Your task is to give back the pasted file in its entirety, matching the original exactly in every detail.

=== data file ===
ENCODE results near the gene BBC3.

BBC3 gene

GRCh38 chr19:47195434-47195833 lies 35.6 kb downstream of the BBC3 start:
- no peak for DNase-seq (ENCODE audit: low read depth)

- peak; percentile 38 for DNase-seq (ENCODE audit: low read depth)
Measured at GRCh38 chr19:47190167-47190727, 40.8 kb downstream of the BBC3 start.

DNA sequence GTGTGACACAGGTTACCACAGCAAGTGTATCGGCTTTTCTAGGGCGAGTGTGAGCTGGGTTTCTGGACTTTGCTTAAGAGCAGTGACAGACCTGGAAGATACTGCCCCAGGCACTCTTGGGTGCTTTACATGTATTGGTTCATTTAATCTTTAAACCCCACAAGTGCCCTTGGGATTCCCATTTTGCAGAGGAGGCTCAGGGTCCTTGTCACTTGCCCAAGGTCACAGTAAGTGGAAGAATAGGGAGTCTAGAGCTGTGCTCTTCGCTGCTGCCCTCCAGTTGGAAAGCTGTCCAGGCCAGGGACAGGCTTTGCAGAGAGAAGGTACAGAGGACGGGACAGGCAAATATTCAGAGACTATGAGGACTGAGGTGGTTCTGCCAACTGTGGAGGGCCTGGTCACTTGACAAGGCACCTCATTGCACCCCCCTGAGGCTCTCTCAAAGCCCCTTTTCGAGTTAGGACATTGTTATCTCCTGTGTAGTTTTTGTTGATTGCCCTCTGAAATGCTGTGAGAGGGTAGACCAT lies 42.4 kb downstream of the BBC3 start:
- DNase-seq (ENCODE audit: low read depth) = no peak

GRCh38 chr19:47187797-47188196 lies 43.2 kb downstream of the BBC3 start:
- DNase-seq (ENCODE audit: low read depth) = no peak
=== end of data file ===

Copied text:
ENCODE results near the gene BBC3.

BBC3 gene

GRCh38 chr19:47195434-47195833 lies 35.6 kb downstream of the BBC3 start:
- no peak for DNase-seq (ENCODE audit: low read depth)

- peak; percentile 38 for DNase-seq (ENCODE audit: low read depth)
Measured at GRCh38 chr19:47190167-47190727, 40.8 kb downstream of the BBC3 start.

DNA sequence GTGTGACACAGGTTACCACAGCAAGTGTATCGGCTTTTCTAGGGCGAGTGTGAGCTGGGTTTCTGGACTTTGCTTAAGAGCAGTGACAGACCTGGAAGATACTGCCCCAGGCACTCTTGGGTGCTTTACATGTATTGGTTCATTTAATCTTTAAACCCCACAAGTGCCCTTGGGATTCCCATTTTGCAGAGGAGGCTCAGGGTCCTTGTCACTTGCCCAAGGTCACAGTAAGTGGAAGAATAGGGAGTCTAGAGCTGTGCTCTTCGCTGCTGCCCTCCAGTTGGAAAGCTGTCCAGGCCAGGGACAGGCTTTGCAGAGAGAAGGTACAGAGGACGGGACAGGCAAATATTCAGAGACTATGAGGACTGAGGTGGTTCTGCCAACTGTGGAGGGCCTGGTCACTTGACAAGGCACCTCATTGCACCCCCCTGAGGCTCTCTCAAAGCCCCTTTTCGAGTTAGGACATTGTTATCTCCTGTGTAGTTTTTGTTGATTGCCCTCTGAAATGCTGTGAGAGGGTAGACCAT lies 42.4 kb downstream of the BBC3 start:
- DNase-seq (ENCODE audit: low read depth) = no peak

GRCh38 chr19:47187797-47188196 lies 43.2 kb downstream of the BBC3 start:
- DNase-seq (ENCODE audit: low read depth) = no peak